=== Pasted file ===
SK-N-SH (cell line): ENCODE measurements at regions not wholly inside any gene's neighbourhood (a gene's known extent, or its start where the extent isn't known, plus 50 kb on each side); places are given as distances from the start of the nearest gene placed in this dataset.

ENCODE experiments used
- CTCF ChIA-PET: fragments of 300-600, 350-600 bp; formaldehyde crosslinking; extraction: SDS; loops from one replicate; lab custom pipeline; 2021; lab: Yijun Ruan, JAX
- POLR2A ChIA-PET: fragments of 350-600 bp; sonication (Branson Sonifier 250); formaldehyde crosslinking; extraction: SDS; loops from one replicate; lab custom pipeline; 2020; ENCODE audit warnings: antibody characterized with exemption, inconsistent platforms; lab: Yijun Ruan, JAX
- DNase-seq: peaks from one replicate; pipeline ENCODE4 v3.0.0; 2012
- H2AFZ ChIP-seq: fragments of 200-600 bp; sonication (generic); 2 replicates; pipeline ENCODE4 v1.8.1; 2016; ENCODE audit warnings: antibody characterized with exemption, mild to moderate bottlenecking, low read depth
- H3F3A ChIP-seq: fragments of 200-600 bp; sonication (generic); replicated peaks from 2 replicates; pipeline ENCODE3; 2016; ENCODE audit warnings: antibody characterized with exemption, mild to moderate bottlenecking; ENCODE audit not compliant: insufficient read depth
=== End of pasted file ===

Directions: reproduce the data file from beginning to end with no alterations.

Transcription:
SK-N-SH (cell line): ENCODE measurements at regions not wholly inside any gene's neighbourhood (a gene's known extent, or its start where the extent isn't known, plus 50 kb on each side); places are given as distances from the start of the nearest gene placed in this dataset.

ENCODE experiments used
- CTCF ChIA-PET: fragments of 300-600, 350-600 bp; formaldehyde crosslinking; extraction: SDS; loops from one replicate; lab custom pipeline; 2021; lab: Yijun Ruan, JAX
- POLR2A ChIA-PET: fragments of 350-600 bp; sonication (Branson Sonifier 250); formaldehyde crosslinking; extraction: SDS; loops from one replicate; lab custom pipeline; 2020; ENCODE audit warnings: antibody characterized with exemption, inconsistent platforms; lab: Yijun Ruan, JAX
- DNase-seq: peaks from one replicate; pipeline ENCODE4 v3.0.0; 2012
- H2AFZ ChIP-seq: fragments of 200-600 bp; sonication (generic); 2 replicates; pipeline ENCODE4 v1.8.1; 2016; ENCODE audit warnings: antibody characterized with exemption, mild to moderate bottlenecking, low read depth
- H3F3A ChIP-seq: fragments of 200-600 bp; sonication (generic); replicated peaks from 2 replicates; pipeline ENCODE3; 2016; ENCODE audit warnings: antibody characterized with exemption, mild to moderate bottlenecking; ENCODE audit not compliant: insufficient read depth